The delicious adventure of kiwi
Kiwi is an exotic fruit that comes from China, with fluffy outer rind and juicy inner flesh. Rich in trace elements, minerals and vitamins, the kiwi has entered relatively recently in our diet!
In 1904, New Zealander teacher Isabel Fraser, brought back home from China, the seeds of a plant which until then was known as Yang Tao, or Chinese gotzi berry. Hayward Wright was the farmer who developed the great variety of Chinese gotzi berry, giving it the characteristic oval shape, unique sweet and sour flavor and long durability.
When in 1952, the New Zealanders wanted to export this precious fruit in America and in Europe, they decided to give it a new name, cute and sounding. So it was called kiwi and the “new fruit” was here to stay.
Not late, people loved the kiwi fruit both for its taste and nutritional value, and soon kiwi conquered the global market!
A small fruit
with high nutritional value
Kiwi has a particular unique sweet and sour flavor, adored by everybody! It is one of the most healthy and nutritious fruit. It contains a rich combination of fiber, antioxidants, vitamins and minerals.
Why should kiwi be introduced in our daily diet?
It is rich in vitamin C. Consumption of a single kiwi can cover the daily needs of the human body in this vitamin.
European growers loved kiwi and kiwi loved European land. European Kiwi stands out for its quality, both in taste and nutritional value.
· Farmers harvest the kiwi fruit from late October to December, when it has gained all the necessary sugars
· The fruit is harvested manually
· Putting kiwi fruit in suitable refrigerated spaces is made within 24 hours of harvesting, which guarantees preservation of all nutrients of the fruit
· It is marketed throughout the year
· European Kiwi differs because it has larger and more uniform fruit.
For all these reasons, European kiwi stands out and is sought after in several markets abroad. Thus, it “travels” to over 51 countries in Europe, Africa, Asia and America.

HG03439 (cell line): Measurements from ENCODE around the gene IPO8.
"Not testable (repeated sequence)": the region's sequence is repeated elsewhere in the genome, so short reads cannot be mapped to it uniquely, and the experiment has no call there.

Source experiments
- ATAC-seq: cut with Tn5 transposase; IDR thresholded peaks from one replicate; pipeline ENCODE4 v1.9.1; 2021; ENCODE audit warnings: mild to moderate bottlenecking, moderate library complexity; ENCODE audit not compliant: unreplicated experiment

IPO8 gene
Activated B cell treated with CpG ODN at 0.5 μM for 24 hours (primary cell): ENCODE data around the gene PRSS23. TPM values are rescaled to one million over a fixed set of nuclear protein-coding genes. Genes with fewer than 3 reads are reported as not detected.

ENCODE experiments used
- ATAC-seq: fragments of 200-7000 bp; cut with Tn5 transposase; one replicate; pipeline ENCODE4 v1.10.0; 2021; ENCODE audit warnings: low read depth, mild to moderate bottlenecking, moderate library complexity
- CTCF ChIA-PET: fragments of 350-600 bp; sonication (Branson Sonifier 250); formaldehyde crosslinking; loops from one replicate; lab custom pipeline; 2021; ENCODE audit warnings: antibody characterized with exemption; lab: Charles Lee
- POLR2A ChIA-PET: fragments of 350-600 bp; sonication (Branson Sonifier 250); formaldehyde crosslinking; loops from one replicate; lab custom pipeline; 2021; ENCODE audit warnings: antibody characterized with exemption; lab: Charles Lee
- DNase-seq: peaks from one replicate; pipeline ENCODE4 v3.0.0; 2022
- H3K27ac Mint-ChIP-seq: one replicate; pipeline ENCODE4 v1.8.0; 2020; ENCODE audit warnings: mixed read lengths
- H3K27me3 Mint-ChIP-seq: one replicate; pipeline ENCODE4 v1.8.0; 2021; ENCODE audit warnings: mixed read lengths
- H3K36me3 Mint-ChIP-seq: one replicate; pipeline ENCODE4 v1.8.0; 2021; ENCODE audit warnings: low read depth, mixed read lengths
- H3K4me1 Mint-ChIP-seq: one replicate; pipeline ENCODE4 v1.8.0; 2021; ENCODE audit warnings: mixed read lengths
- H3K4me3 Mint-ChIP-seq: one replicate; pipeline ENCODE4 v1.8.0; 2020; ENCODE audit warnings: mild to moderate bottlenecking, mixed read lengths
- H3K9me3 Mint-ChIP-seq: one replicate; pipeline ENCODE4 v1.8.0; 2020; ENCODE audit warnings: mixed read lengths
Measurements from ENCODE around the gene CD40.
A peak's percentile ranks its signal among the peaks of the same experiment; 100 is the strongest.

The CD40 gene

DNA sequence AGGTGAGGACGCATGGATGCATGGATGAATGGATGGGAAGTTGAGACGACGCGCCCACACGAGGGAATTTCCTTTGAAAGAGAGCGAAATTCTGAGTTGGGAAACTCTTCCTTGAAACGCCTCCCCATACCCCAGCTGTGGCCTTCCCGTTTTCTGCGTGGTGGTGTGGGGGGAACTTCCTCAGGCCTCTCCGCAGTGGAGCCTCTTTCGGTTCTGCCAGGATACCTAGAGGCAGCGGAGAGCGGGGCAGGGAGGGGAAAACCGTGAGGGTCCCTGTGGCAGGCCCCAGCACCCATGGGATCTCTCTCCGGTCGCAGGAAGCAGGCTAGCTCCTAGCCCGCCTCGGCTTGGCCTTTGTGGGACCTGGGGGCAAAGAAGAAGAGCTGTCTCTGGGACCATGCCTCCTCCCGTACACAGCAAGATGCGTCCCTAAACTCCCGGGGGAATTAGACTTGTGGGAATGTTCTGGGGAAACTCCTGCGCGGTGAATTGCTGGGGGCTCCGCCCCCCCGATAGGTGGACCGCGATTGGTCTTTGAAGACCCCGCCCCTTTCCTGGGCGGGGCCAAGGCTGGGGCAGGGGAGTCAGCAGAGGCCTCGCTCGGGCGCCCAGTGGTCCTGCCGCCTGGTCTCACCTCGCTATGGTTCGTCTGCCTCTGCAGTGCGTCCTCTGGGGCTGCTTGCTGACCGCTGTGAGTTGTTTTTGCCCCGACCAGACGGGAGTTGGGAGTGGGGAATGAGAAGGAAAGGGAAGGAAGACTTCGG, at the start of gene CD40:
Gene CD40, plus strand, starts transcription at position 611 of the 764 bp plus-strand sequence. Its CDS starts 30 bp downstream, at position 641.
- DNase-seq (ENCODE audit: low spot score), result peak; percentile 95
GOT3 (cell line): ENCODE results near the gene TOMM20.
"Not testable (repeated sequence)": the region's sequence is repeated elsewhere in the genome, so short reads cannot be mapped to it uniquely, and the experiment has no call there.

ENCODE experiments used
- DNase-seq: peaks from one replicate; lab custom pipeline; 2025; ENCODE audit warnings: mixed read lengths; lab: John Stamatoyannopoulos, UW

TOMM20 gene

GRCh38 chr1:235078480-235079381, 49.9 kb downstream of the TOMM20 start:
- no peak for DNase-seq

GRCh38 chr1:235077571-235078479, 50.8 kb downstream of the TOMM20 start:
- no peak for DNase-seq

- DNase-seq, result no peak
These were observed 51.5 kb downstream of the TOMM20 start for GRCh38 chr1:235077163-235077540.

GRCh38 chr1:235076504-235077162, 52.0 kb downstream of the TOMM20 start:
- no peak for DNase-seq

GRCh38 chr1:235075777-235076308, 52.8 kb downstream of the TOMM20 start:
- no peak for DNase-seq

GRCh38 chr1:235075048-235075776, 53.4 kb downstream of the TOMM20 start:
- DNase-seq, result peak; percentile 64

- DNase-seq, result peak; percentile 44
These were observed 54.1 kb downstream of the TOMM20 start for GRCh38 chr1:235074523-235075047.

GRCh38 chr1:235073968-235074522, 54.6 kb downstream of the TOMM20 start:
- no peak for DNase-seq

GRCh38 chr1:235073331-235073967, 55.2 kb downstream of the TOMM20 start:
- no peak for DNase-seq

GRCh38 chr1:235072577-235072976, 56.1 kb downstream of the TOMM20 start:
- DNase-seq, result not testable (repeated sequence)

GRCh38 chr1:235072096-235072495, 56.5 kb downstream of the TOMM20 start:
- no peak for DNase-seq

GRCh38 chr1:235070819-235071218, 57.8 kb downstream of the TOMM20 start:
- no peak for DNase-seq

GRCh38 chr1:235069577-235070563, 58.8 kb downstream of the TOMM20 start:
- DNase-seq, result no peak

Kiwi needs moist soils in areas with mild winter and hot summer so as to grow.
The areas located near lakes, rivers and forests are considered ideal. Kiwi needs much water and sunshine in order to grow, and is low-resistant to drought conditions.
The main kiwi pruning process takes place in winter
… when the plants have shed their leaves. In May, during flowering, the branches are thinned to ensure balance in vegetation and fruitfulness, as vivid vegetation prevents fruit from nourishing. Harvest of the fruit is made manually during the months of October and November.
Kiwi is perfectly preserved for a long time in controlled cooling conditions
Thus, its marketing begins on fall and it lasts for many months, making kiwi the freshest and most delicious fruit that can be consumed throughout the year
Consume kiwi as fruit, fresh, every moment of the day
Enjoyable ways to add kiwi to your diet!
A ripe kiwi needs tricky handling to be peeled, in order for us to enjoy the whole fruit and taste all its vitamins.
We therefore propose a really original and easy way to peel your favorite kiwis in a moment, without damaging them. All you need is a knife and a spoon.
TIP: For larger kiwi, use a larger spoon.
The website is produced in implementation of the Program “Information provision and promotion actions on kiwis in third countries (Ukraine, Belarus, U.A.E. and South Africa)”, based on Regulations (EC) 3/2008 of the Council and 501/2008 of the Commission, implemented by the beneficiary entities of the program:
Agriculture Cooperative of Messi (MESSI COOP), Agriculture Cooperative of Ammos Veria “ Neos Aliakmon” (AC NEOS ALIAKMON), Agriculture Cooperative of Meliki (AC MELIKI), Agriculture Cooperative of Episkopi (AC EPISKOPI), Agricultural Cooperative of Fruits & Vegetables Episkopi (ASOP EPISCOPI), Agricultural Cooperative of Trading, handling and exporting of agricultural products of Naoussa (ASEPOP NAOUSSA), Union of Agriculture Cooperatives of Kavala (KAVALA COOP), Agriculture Cooperative Of Aitoloakarnania “Acheloos” (AC ACHELOOS), Agriculture Cooperative “Venus Growers” (AC VENUS GROWERS), Agriculture Cooperative of Naoussa (ACN NAOUSSA), Agricultural Co-operative of Kiwi Exploitation (ASEA ARTAS) and Agriculture Cooperative of Neapoli Aitoloakarnania (AC NEAPOLI). The head partner is the Agriculture Cooperative of Messi.
“The content of this document represents the views of the author only and is his/her sole responsibility. The European Commission and the Consumers, Health, Agriculture and Food Executive Agency do not accept any responsibility for any use that may be made of the information it contains.”